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The Parson Weems moment, the young-Washington-chopping-down-the-cherry-tree moment, in the accepted mythology of George Herman “Babe” Ruth involves a kindly mentor who first spots the hint of deity under the hardscrabble-boy exterior. It was Xaverian Brother Mathias at Baltimore’s St. Mary’s Industrial School for Boys who first took Ruth into gentle tutelage in the art and science of baseball. There are a few persistent apocryphal tales from those years: tales of the teenage Babe beginning to display the eye and reflexes that would one day make him one of baseball’s most underestimated pitchers and the sheer hitting power that would earn him immortality as the Wazir of Wham.

It’s a familiar device, these Parson Weems stories. They grow up entwined in the facts of their subjects’ biographies, covering the bare dates and facts with a green and shifting foliage of folklore.

No other figure from the world of 20th-century sports equals Babe Ruth’s folklore status — with only one exception: Muhammad Ali. The self-proclaimed “greatest,” the heavyweight champion boxer who taunted his opponents, sang his own praises, and by turns charmed and infuriated the world, had his own Parson Weems moment, or rather a one-two combination of them, and fittingly, it was a combination of outrage and showmanship — and the Parson was a cop. More… “Ali Alive”

Steve Donoghue is a reader, editor, and writer living in Boston surrounded by books and dogs. He’s one of the founding editors of the literary journal Open Letters Monthly and the author of one of its book­blogs, Stevereads. HIs work has appeared in The National, the Washington Post, the Christian Science Monitor, and The Quarterly Conversation, among others. He tweets as @stdonoghue.

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Baseball has almost always centered on one thing, which sounds reductionist, but isn’t terribly uncommon for a sport. Hockey, for instance, is all about time and space. If you are an offensive player, you wish to create time and space; if you are a defensive player, your goal is to limit both. Baseball has long been about pitching. Even the most successful batsman records an out 70% of the time. Everything is slanted towards the pitcher. Pitching is what wins games in October, and even offensive postseason heroics are often more a matter of timing — the clutch hit, that is — rather than sustained excellence.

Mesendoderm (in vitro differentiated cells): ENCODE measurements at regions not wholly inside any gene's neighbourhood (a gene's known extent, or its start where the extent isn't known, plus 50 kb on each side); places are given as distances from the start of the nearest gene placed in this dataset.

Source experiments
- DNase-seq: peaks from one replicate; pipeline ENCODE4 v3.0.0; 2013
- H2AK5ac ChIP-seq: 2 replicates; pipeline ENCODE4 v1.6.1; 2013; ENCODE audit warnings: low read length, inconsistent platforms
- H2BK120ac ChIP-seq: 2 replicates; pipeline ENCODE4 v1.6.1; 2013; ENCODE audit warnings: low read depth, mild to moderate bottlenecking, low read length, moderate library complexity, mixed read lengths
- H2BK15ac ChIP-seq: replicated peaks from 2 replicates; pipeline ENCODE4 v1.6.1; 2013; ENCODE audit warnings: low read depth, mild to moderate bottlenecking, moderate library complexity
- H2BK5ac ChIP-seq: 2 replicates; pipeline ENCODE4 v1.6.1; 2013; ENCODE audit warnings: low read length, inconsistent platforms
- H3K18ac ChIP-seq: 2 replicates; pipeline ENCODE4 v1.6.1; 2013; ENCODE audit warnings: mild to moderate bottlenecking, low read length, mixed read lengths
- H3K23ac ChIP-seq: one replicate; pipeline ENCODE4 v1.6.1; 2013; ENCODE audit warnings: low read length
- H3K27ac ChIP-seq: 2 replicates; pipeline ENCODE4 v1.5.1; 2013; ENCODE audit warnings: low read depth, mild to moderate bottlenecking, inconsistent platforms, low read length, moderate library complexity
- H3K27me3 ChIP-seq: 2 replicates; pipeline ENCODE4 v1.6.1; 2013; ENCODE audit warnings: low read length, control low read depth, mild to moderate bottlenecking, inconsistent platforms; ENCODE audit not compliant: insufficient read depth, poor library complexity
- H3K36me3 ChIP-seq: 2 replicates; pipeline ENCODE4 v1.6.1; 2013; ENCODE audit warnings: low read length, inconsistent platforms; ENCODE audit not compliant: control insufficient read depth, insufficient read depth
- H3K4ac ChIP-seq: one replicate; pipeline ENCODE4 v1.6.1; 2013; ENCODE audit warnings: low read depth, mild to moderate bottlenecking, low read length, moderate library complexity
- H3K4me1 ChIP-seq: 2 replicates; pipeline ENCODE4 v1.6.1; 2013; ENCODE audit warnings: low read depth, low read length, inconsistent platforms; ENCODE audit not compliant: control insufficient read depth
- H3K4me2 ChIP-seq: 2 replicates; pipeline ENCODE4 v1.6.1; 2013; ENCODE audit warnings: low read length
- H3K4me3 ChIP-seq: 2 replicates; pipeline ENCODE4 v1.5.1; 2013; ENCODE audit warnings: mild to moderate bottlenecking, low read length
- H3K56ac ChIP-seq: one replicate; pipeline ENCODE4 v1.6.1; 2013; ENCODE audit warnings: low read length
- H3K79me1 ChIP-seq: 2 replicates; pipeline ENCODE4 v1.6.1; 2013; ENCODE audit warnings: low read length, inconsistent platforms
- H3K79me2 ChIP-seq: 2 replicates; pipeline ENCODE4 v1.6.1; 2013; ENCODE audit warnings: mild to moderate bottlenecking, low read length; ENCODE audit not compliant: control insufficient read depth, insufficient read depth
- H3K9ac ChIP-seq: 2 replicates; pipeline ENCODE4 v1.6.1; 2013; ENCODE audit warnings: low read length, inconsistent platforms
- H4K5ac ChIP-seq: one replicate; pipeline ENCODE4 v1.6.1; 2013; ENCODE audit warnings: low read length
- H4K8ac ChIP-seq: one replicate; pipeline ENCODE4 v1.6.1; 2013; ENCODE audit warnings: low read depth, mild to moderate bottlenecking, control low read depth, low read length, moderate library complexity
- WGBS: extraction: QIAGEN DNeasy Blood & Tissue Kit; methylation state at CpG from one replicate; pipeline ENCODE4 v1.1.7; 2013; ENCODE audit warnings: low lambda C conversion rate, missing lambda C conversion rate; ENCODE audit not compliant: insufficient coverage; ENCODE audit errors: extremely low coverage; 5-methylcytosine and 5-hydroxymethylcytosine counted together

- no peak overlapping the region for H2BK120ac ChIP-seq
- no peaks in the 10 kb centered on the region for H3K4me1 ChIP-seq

Pitching has failed to rule the roost exactly twice: during the steroid era, when hitters began putting up numbers you’d never even say you accrued in a summer of Wiffle ball against your younger sister, and when one of the sport’s prospective pitching legends showed everyone he was that much better at hitting, and thus proceeded to overhaul America’s then-pastime. After which, when it was all over, everyone had come to know the value of pitching even more.
More… “Leaving the Mound”

Colin Fleming’s fiction appears in Harper’s, Commentary, Virginia Quarterly Review, AGNI, and Boulevard, with other work running in The Atlantic, Salon, Rolling Stone, The New York Times, and JazzTimes. He is a regular guest on NPR’s Weekend Edition and Downtown with Rich Kimball, in addition to various radio programs and podcasts. His last book was The Anglerfish Comedy Troupe: Stories from the Abyss, and he has two books forthcoming in 2018: Buried on the Beaches: Cape Stories for Hooked Hearts and Driftwood Souls, and a volume examining the 1951 movie Scrooge as a horror film for the ages. Find him on the web at colinfleminglit.com.

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